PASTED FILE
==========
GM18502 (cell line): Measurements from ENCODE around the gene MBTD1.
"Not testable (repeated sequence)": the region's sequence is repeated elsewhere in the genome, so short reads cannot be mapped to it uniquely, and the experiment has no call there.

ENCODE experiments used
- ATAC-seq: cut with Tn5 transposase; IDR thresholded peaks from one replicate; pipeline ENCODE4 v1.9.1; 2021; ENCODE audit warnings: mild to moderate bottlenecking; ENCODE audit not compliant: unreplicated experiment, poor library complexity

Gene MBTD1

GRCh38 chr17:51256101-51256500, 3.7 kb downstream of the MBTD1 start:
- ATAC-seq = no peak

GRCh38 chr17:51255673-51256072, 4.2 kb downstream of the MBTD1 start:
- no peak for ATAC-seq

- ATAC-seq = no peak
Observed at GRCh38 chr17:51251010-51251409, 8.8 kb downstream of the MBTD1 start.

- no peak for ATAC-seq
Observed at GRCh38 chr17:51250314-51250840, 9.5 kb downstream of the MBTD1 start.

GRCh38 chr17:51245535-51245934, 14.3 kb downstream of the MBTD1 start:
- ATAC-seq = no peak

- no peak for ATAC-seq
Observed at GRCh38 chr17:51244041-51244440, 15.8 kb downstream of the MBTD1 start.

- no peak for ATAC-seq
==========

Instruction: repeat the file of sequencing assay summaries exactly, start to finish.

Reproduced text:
GM18502 (cell line): Measurements from ENCODE around the gene MBTD1.
"Not testable (repeated sequence)": the region's sequence is repeated elsewhere in the genome, so short reads cannot be mapped to it uniquely, and the experiment has no call there.

ENCODE experiments used
- ATAC-seq: cut with Tn5 transposase; IDR thresholded peaks from one replicate; pipeline ENCODE4 v1.9.1; 2021; ENCODE audit warnings: mild to moderate bottlenecking; ENCODE audit not compliant: unreplicated experiment, poor library complexity

Gene MBTD1

GRCh38 chr17:51256101-51256500, 3.7 kb downstream of the MBTD1 start:
- ATAC-seq = no peak

GRCh38 chr17:51255673-51256072, 4.2 kb downstream of the MBTD1 start:
- no peak for ATAC-seq

- ATAC-seq = no peak
Observed at GRCh38 chr17:51251010-51251409, 8.8 kb downstream of the MBTD1 start.

- no peak for ATAC-seq
Observed at GRCh38 chr17:51250314-51250840, 9.5 kb downstream of the MBTD1 start.

GRCh38 chr17:51245535-51245934, 14.3 kb downstream of the MBTD1 start:
- ATAC-seq = no peak

- no peak for ATAC-seq
Observed at GRCh38 chr17:51244041-51244440, 15.8 kb downstream of the MBTD1 start.

- no peak for ATAC-seq